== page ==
It doesn't have to be so freaking complicated. At no point should the horse be going sideways, or cantering in place, or have its head to its chest, or doing anything other than cantering straight like a nice hunter. You don't want to produce something that changes its canter completely and goes all the way to the outside rail after the first fence on course just to do a damn lead change. Nor do you want something that is so drilled on changes that it does them as the answer to every rider cue.

              Comment

              • Original Poster

                #8
                thank you CBoylen

                I appreciate your irritation....I was irritated with myself too!!! He is such a responsive, cooperative horse that resisted any attempt to execute a change...he developed a bulge, and the resulting leaping etc. I am working on the things suggested in these posts, and feel very much more equipped to deal with the situation.
                "Over the Hill?? What Hill, Where?? I don't remember any hill!!!" Favorite Tee Shirt

                Comment


                • #9
                  When preparing for a change I was taught to leg yeild a few strides before asking...(if horse is on left lead, leg yeild to the left with right leg, then lift slightly with right hand and drop left leg behind girth as asking for a canter) horse must be moving forward - BUT balanced.

                  I have also heard horses will learn to anticipate them and some trainers don't practice them at home - expecially when the horse has them.... so what I understand is - don't do too much... ?
                  Live in the sunshine.
                  Swim in the sea.
                  Drink the wild air.

                  Comment


                  • #10
                    Originally posted by doublesstable View Post
                    When preparing for a change I was taught to leg yeild a few strides before asking...?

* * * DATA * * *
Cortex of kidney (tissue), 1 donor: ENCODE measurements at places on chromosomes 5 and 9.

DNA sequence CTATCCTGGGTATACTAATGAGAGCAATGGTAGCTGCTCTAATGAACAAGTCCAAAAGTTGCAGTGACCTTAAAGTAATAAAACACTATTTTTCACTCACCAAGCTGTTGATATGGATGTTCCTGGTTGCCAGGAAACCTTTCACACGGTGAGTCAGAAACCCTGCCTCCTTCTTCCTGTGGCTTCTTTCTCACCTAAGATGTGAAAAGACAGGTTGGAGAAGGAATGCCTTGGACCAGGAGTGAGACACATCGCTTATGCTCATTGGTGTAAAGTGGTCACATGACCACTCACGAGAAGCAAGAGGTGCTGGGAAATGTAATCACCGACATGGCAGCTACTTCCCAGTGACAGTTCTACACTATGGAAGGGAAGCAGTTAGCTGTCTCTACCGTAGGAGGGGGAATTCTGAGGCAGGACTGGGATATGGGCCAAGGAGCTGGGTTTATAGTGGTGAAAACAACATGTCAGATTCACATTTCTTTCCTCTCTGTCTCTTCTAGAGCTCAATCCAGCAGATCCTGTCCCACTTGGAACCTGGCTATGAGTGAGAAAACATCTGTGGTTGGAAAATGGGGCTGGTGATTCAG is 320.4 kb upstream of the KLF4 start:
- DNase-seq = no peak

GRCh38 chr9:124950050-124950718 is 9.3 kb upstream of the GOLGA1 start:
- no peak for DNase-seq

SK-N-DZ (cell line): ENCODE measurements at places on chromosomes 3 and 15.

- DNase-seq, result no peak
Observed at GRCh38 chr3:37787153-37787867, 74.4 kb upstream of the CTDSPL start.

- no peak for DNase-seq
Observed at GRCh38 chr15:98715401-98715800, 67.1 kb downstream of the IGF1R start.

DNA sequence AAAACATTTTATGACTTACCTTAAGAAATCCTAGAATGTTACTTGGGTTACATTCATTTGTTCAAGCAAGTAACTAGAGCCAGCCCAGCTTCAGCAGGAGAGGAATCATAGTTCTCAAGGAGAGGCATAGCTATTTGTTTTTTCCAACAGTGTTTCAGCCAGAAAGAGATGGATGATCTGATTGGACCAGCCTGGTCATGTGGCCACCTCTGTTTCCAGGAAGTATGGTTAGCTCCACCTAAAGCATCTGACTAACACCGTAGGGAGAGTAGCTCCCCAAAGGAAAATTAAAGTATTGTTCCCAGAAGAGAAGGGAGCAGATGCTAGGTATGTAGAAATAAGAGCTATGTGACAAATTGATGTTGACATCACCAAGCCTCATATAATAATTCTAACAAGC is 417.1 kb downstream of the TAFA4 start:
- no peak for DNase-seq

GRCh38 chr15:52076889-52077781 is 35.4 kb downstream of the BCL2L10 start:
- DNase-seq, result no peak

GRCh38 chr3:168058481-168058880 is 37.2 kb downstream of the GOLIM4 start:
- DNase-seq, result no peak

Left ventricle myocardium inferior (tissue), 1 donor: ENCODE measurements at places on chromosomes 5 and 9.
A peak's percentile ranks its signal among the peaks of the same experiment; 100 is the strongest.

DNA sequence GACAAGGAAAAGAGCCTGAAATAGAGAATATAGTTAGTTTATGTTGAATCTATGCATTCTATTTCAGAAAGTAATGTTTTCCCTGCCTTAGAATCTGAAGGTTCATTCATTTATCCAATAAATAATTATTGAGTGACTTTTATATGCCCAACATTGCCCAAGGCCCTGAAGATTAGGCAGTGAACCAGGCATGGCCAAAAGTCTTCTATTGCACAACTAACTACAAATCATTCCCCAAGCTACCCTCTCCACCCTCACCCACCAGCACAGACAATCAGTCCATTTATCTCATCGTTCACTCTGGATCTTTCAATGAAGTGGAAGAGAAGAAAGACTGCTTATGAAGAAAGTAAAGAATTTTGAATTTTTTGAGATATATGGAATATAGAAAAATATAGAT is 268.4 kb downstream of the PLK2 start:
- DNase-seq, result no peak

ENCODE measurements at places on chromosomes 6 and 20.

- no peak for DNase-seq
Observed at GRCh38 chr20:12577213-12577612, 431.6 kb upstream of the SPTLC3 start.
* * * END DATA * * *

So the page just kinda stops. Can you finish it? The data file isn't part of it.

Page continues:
Same concept as using the shoulder-in like I said in my post too.

                    I see a trend of activating the inside hind (becomes outside hind after change) which is the leg that "leads" a change.

                    Comment


                    • #11
                      Other people have given you great advice, but in case you need another "mindset" to get them straightened out. As a young teen I had a horrible habit of over-dramatizing lead changes, leaning exuberantly to one side and kicking and pulling up with one rein, etc. My trainer at the time was very good with me and tried explaining the process many different ways to make me "settle" in the way that I asked. It finally clicked when she went out of town and asked a friend trainer to give me a lesson that week while she was gone. Friend trainer had a new way of saying it that just clicked for me and made it seem so simple. Lead changes should, essentially, be "asking for the canter from the canter". You shouldn't have to make any bigger move than that, your horse should still be straight, he should still have his big, forward moving canter.
                      "to live is the rarest thing in the world, most people merely exist."

                      Comment

                      • Original Poster

                        #12
                        just an update

                        I have utilized information in this thread and today we went to a facility to school. I have been doing the exercises of shoulder in, haunches in.....no spurs or whip or drawreins.... and lots of transistions on the staight line. he jumped great, we pulled to a walk on the straight away, broke into the proper lead and went on. After his initial greeness and bucking after the fences, he took the initiative to change his leads on the straight away after the fence!!! He is such a smart horse, and it was as though he was saying, "SEE , I told you I knew what I was doing!!!" We ended on that note, and I will continue with the exercises!!!
                        "Over the Hill?? What Hill, Where?? I don't remember any hill!!!" Favorite Tee Shirt